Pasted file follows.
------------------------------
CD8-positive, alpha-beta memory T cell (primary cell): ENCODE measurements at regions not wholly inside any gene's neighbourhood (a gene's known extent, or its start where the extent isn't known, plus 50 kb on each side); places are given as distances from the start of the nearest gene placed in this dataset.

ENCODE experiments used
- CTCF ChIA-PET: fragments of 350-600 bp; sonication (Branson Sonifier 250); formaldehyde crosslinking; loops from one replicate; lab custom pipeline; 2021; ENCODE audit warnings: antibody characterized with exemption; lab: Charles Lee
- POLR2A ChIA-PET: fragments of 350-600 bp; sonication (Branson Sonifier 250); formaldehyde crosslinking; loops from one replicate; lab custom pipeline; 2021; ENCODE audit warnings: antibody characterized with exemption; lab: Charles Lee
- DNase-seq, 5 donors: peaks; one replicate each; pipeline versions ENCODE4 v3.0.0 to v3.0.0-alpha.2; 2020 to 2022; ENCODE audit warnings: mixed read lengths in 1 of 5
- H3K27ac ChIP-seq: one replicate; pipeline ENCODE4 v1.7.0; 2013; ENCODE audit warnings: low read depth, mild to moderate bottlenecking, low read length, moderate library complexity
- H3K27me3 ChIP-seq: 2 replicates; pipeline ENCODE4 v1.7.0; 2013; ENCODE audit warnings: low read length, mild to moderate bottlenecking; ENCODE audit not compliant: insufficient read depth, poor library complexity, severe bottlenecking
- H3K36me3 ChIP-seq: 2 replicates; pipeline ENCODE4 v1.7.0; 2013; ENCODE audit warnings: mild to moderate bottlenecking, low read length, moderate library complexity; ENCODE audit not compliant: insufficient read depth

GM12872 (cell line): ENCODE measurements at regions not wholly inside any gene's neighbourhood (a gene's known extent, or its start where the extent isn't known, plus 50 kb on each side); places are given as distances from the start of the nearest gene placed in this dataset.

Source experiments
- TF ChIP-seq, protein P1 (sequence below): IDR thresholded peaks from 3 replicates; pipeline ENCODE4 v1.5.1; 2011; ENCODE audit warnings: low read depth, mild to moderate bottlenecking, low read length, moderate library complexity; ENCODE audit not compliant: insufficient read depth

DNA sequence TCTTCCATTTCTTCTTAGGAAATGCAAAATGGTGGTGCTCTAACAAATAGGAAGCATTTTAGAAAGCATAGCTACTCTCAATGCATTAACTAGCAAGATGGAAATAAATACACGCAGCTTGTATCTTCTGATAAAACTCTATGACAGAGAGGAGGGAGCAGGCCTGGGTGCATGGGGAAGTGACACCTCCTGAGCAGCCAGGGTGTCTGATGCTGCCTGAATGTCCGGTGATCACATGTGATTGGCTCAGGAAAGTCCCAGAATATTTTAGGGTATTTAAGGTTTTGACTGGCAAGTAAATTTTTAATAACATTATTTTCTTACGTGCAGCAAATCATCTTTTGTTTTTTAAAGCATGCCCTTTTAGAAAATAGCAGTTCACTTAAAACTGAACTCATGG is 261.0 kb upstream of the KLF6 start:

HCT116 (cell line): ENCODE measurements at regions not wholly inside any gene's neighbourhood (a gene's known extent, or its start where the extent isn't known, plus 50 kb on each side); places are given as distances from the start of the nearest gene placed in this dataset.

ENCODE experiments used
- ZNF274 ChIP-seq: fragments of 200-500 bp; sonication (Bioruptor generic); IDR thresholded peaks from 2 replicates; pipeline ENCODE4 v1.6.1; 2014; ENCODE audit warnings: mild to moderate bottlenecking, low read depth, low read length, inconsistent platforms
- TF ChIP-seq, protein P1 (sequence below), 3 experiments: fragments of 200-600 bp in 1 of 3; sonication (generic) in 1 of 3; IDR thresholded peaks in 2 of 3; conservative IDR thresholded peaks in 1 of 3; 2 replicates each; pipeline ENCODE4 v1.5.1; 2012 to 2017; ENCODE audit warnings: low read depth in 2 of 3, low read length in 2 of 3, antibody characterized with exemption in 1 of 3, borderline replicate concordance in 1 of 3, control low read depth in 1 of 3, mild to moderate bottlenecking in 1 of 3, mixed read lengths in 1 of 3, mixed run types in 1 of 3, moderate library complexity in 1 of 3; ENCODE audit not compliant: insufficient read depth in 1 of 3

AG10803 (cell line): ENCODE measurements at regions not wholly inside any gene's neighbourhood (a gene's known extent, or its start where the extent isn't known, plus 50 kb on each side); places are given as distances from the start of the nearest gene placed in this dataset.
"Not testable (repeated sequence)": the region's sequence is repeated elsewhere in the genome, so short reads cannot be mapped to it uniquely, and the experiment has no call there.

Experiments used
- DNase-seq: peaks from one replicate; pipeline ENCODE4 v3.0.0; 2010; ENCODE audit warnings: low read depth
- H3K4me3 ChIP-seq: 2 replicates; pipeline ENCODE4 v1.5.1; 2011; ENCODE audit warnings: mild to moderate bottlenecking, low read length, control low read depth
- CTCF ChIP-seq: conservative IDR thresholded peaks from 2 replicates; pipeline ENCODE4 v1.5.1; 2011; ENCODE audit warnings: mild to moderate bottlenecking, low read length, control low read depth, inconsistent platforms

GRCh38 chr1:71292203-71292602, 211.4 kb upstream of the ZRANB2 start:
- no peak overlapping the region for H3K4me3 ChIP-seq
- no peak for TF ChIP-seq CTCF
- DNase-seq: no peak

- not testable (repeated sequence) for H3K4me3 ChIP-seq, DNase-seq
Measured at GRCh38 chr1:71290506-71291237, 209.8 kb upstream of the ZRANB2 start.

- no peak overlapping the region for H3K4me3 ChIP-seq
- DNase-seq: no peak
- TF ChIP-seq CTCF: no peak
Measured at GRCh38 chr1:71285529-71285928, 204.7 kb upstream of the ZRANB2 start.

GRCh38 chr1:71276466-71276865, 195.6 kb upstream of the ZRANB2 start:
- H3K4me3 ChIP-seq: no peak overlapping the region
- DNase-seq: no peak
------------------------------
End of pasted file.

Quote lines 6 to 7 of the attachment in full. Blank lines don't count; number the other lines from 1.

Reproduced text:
- H3K27ac ChIP-seq: one replicate; pipeline ENCODE4 v1.7.0; 2013; ENCODE audit warnings: low read depth, mild to moderate bottlenecking, low read length, moderate library complexity
- H3K27me3 ChIP-seq: 2 replicates; pipeline ENCODE4 v1.7.0; 2013; ENCODE audit warnings: low read length, mild to moderate bottlenecking; ENCODE audit not compliant: insufficient read depth, poor library complexity, severe bottlenecking